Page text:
Family/work commitments meant I didn't have the time to join a club.



  • Registered Users Posts: 576 ✭✭✭FinnC


    I know a few who were with him and did ok, the same few left him over his views on Covid and vaccines. Not that that has anything to do with his Coaching credentials but they weren’t happy with some of his views and how he expressed them.



  • Registered Users Posts: 220 ✭✭E.coli


    Coaching is a very subjective term. Before you look for a coach you need to ask yourself what you want from the role. There are a host of dynamics you will find in coaching/athlete relationships. Some people are looking for a transactional relationship (Paying X to achieve Y goal) others are looking for process driven guidance or mentorship. I have seen plenty of father/son style relationships with coaches as well or even friends who are simply looking for external accountability/ sounding board. Once you know what type of relationship you are looking for then it can help find the right fit.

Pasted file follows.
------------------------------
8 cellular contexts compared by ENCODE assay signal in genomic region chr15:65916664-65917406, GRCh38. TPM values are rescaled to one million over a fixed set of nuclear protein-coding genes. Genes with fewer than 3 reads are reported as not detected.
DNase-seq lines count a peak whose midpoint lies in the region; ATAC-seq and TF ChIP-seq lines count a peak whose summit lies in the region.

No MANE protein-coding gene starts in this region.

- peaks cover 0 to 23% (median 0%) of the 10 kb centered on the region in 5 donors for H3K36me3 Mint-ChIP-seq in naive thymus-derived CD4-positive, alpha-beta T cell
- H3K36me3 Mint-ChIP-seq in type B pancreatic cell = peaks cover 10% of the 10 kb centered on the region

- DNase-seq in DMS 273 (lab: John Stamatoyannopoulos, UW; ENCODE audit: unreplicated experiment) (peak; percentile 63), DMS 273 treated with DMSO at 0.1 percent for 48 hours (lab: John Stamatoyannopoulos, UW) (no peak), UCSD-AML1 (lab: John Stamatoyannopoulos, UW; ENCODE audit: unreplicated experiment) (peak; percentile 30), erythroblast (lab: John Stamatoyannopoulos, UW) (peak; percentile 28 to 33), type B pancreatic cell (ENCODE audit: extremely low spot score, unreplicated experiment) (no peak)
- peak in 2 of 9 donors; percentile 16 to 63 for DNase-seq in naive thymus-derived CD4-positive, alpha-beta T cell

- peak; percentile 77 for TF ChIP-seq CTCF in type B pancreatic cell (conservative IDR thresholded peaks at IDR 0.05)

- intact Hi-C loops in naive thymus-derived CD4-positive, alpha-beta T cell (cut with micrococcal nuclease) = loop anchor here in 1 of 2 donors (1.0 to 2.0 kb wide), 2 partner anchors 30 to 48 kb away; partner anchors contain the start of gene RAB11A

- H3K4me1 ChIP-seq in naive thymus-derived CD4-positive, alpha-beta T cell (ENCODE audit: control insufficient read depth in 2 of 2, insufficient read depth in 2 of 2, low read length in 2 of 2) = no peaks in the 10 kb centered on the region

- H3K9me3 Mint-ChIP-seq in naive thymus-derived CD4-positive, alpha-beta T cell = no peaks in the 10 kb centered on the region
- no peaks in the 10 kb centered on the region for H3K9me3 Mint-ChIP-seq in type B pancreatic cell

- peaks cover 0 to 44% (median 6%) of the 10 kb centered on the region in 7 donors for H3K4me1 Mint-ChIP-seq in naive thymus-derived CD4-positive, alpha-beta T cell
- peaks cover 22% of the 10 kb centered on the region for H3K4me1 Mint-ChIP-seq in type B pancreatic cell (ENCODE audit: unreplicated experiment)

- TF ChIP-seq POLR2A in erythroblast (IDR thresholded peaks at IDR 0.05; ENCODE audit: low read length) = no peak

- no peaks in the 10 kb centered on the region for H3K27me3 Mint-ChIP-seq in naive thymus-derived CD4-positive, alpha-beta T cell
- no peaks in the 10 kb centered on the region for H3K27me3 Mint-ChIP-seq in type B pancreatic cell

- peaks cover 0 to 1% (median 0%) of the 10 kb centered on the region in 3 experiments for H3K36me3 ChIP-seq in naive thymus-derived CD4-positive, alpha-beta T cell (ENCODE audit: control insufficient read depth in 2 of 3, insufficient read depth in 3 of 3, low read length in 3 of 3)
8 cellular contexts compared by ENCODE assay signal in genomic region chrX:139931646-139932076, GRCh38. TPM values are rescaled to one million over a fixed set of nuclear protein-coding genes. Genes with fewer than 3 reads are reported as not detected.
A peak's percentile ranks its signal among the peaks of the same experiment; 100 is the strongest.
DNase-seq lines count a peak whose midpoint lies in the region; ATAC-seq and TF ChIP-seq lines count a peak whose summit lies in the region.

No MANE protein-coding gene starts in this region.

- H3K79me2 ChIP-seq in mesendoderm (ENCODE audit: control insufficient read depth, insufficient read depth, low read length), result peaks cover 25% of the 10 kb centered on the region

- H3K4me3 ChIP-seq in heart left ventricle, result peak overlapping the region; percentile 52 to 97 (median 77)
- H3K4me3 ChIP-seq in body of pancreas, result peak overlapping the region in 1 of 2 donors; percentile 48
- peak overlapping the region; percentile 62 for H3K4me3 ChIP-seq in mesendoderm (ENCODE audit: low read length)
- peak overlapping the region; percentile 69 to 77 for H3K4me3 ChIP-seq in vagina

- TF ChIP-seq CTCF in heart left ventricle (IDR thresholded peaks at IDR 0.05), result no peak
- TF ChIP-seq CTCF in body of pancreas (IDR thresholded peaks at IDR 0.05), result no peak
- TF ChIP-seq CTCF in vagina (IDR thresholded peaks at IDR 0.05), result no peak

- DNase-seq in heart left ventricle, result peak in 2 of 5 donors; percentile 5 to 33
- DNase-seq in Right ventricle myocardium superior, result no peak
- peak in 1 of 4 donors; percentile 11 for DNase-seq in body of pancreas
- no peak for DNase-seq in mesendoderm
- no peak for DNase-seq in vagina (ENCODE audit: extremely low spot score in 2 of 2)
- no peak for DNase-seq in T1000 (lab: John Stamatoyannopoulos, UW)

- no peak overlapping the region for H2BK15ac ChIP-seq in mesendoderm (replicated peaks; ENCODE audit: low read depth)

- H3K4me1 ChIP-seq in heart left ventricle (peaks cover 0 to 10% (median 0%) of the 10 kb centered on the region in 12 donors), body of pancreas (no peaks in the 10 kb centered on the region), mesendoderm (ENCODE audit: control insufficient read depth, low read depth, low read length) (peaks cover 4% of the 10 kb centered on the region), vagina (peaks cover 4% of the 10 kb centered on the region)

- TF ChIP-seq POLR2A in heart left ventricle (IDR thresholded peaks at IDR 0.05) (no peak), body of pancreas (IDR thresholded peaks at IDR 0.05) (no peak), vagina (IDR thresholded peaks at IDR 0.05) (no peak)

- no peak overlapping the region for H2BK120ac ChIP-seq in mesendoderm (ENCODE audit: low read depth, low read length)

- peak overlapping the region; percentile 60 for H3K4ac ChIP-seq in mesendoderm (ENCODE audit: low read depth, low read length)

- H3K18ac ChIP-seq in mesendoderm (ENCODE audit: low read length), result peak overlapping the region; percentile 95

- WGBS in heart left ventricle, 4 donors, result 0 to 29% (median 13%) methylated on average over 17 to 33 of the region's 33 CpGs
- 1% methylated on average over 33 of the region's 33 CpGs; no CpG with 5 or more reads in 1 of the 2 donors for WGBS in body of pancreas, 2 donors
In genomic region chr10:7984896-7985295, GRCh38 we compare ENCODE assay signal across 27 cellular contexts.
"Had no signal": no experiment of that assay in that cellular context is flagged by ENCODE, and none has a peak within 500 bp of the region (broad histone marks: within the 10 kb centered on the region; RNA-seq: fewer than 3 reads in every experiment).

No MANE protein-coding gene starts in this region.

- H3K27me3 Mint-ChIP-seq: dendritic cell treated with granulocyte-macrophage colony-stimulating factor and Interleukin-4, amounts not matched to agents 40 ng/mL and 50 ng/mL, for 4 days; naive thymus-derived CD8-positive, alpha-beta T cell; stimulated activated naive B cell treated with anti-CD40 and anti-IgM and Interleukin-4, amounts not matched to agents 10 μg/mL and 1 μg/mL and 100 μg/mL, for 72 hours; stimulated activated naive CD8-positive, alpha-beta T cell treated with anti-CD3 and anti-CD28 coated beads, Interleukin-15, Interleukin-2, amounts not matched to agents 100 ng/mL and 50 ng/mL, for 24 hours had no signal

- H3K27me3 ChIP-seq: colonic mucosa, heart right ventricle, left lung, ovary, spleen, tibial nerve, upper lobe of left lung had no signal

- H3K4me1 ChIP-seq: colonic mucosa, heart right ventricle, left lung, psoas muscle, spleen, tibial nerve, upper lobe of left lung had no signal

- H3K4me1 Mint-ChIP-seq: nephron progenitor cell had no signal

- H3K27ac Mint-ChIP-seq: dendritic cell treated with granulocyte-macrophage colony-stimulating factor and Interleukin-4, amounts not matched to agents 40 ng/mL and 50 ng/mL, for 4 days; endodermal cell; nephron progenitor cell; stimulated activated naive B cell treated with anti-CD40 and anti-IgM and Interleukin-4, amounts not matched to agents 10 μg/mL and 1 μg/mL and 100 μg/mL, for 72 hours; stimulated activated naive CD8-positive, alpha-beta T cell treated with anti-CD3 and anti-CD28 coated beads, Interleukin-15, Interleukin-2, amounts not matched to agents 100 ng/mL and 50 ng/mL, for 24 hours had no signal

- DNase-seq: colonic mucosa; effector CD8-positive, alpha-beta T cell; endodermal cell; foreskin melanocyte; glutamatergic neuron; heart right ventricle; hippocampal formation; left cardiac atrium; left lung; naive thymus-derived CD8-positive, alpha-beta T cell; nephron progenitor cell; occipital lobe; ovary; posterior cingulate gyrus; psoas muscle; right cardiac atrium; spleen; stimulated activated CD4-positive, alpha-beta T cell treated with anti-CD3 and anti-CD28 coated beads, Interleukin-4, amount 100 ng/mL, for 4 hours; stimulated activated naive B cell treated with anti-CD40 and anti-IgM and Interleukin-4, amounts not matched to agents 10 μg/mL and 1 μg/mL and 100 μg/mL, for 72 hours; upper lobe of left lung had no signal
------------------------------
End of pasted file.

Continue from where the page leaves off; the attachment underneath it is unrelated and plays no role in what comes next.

I have coached people in person, remotely, coached friends, people I have never met, all can work depending on what is needed you just need both parties to be open to exploring that. Sometimes coaching is not needed and simply a group setting is perfect (in which case club training can be ideal)

    Cost and quality are not inherently linked either. I know Olympians who don't pay there coach or cover mileage to training etc while at the same time have seen coaches charge 200e for a generic marathon plan.

    When looking at coaches though it is worth noting that someone with a high volume of athletes can usually highlight a number of big success stories simply through playing the numbers. Much more important to get feedback from people as to how a coach brought them on or whether it was simply attritional and only a small number make strides while the others fall away



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  • Registered Users Posts: 673 ✭✭✭marathon2022


    Some great info there, I don't have anything to add as I've never had a coach or even joined a club but at least three people I've run into at park runs recommended joining a club as the best way to level up.